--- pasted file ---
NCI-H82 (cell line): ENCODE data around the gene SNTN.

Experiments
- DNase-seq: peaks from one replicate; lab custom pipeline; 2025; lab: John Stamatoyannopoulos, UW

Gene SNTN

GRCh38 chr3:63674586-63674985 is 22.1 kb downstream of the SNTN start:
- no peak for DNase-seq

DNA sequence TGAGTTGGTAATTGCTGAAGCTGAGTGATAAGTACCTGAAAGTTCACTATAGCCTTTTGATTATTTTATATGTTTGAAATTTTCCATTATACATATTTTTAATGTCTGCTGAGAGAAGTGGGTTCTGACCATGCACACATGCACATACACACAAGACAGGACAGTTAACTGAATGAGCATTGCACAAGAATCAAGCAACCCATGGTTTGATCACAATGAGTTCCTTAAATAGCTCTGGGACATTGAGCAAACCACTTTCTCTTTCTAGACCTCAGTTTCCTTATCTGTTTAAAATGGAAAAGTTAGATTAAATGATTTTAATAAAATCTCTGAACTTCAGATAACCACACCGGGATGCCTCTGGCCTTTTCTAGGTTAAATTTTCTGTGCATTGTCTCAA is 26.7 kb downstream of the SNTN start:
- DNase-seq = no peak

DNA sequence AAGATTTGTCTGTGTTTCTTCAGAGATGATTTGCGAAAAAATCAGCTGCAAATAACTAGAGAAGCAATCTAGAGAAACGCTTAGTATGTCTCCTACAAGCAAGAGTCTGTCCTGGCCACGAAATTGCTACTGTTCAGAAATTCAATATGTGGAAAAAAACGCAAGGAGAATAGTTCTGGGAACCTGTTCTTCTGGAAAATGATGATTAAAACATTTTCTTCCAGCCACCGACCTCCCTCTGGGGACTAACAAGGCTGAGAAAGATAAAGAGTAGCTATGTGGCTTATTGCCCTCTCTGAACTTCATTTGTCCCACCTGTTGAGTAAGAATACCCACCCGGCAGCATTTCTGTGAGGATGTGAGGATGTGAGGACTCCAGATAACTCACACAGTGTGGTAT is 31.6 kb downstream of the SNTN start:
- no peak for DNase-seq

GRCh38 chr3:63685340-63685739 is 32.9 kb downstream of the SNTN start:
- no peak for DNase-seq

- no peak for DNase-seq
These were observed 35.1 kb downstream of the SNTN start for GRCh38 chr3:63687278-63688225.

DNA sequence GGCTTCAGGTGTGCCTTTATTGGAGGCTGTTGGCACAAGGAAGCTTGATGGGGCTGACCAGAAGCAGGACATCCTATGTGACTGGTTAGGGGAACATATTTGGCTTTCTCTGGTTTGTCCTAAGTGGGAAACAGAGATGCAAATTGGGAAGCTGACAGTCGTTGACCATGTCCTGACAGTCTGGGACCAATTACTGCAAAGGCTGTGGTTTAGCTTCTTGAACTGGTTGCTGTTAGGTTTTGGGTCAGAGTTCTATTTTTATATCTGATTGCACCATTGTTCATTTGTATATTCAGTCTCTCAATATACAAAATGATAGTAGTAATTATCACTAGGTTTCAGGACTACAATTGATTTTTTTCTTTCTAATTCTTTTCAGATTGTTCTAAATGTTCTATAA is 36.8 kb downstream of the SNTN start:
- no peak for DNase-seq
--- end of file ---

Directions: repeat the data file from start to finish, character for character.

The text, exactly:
NCI-H82 (cell line): ENCODE data around the gene SNTN.

Experiments
- DNase-seq: peaks from one replicate; lab custom pipeline; 2025; lab: John Stamatoyannopoulos, UW

Gene SNTN

GRCh38 chr3:63674586-63674985 is 22.1 kb downstream of the SNTN start:
- no peak for DNase-seq

DNA sequence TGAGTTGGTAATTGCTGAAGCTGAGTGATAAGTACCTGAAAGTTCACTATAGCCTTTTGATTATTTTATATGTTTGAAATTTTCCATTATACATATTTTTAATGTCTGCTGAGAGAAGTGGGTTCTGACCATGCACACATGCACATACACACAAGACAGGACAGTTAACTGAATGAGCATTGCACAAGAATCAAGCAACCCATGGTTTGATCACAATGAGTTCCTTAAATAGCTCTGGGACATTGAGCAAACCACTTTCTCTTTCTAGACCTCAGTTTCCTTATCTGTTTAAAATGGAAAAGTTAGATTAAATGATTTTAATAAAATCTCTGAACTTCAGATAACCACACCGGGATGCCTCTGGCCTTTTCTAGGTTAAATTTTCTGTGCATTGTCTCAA is 26.7 kb downstream of the SNTN start:
- DNase-seq = no peak

DNA sequence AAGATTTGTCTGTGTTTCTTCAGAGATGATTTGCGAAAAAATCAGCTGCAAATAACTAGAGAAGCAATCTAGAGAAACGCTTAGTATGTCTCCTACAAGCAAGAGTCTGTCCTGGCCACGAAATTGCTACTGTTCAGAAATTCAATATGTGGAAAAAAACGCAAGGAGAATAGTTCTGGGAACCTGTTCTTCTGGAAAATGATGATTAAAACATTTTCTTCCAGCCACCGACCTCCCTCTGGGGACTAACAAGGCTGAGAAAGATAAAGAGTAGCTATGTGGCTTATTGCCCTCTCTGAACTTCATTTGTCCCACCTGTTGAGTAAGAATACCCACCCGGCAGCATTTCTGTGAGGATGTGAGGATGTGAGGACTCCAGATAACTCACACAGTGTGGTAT is 31.6 kb downstream of the SNTN start:
- no peak for DNase-seq

GRCh38 chr3:63685340-63685739 is 32.9 kb downstream of the SNTN start:
- no peak for DNase-seq

- no peak for DNase-seq
These were observed 35.1 kb downstream of the SNTN start for GRCh38 chr3:63687278-63688225.

DNA sequence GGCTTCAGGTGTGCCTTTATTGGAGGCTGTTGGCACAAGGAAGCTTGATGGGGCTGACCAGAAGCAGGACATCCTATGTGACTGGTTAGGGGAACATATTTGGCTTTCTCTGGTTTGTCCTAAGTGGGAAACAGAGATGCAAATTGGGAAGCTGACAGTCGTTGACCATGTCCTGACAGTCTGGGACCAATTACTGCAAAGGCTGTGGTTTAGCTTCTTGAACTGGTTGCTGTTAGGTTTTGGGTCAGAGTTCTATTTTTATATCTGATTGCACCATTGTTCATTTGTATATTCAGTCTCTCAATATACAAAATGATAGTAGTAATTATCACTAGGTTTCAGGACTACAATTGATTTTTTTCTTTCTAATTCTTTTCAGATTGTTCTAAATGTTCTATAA is 36.8 kb downstream of the SNTN start:
- no peak for DNase-seq